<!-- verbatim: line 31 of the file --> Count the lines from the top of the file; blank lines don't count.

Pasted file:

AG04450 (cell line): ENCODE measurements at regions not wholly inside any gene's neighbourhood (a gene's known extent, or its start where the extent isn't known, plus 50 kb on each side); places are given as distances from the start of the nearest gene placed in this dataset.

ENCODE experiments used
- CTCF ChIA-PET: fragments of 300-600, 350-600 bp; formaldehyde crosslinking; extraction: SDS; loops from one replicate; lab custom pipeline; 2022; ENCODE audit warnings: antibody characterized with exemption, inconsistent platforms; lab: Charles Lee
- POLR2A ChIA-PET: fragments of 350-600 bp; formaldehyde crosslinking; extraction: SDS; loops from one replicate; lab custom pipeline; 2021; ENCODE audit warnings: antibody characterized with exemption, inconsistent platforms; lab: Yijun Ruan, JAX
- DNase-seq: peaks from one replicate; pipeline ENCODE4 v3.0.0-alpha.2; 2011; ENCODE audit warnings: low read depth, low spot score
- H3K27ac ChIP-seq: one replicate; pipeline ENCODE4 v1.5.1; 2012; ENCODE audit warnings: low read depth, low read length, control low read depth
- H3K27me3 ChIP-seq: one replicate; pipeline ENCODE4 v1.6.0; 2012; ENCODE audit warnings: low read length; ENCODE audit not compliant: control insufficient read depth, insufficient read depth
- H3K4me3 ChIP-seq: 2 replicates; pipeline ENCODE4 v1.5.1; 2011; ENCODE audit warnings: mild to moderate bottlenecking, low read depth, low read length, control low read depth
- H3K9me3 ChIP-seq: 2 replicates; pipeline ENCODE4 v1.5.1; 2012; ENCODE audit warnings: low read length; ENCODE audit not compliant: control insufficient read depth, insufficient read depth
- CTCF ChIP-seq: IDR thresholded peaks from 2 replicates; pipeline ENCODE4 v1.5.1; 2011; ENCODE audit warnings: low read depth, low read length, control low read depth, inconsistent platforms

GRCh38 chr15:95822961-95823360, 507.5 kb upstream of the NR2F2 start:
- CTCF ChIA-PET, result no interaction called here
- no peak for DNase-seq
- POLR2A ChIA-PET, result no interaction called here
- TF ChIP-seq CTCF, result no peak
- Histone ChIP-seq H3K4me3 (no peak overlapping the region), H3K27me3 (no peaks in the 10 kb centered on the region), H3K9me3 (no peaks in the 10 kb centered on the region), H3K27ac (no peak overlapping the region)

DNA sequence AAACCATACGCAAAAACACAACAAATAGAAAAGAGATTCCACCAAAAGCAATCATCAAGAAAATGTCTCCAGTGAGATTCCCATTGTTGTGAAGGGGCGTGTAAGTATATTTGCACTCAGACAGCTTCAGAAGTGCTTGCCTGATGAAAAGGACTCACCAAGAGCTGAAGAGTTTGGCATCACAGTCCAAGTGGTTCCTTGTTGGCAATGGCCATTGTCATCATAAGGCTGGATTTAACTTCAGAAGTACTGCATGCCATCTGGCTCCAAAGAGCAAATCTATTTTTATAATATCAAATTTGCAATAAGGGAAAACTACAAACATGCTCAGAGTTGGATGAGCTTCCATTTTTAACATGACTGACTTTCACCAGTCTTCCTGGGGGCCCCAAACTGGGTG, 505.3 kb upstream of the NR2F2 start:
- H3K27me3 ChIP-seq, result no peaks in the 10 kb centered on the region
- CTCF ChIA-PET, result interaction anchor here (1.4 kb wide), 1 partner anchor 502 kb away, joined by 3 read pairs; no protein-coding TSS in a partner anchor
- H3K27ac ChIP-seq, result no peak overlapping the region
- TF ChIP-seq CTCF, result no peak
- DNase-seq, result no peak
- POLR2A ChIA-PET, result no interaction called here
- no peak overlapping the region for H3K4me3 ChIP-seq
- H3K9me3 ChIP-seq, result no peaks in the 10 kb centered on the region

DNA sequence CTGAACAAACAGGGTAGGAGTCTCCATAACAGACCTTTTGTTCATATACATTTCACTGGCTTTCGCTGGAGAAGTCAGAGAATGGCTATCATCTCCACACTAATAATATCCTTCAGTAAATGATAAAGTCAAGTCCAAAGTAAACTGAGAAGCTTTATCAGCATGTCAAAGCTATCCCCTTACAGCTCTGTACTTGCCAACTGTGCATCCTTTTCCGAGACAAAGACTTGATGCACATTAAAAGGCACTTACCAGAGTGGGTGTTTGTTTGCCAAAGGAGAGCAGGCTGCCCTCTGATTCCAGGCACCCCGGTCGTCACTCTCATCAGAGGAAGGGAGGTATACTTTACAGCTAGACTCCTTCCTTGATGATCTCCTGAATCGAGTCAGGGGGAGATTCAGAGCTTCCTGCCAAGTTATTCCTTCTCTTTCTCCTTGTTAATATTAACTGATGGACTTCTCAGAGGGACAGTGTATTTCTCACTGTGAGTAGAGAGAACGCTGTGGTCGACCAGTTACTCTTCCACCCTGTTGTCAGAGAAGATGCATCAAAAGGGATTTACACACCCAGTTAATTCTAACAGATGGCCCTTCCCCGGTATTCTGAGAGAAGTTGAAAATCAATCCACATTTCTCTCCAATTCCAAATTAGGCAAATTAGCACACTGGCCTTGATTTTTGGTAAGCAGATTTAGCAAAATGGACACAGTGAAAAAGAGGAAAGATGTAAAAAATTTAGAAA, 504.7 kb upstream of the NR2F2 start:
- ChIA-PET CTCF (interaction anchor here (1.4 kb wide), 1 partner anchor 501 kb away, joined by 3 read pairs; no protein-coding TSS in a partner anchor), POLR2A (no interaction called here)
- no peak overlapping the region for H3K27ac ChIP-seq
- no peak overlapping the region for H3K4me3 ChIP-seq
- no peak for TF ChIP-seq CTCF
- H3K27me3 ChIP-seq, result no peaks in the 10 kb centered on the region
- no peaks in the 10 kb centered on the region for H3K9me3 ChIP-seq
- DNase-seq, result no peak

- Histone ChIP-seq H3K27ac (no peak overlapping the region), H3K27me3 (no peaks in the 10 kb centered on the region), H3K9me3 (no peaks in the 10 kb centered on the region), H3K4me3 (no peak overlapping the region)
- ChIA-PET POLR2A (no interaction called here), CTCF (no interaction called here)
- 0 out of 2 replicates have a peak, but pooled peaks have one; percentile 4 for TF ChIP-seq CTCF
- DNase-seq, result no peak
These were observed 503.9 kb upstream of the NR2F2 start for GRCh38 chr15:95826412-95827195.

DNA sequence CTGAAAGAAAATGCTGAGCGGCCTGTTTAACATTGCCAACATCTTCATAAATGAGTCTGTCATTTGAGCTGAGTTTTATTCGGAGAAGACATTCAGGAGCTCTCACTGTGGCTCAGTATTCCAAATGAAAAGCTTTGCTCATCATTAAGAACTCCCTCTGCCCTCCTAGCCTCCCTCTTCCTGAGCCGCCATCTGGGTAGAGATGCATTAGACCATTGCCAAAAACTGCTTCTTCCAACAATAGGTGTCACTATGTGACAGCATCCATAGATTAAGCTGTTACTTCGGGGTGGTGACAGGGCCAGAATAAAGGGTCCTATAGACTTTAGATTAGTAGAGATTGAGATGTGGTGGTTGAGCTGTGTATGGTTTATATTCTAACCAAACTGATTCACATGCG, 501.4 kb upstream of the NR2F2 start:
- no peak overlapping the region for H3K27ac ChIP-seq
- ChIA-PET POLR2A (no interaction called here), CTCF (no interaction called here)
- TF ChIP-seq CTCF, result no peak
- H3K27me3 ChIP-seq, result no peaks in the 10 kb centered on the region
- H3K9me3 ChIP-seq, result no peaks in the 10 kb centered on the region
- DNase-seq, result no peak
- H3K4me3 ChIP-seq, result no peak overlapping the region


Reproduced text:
- H3K27me3 ChIP-seq, result no peaks in the 10 kb centered on the region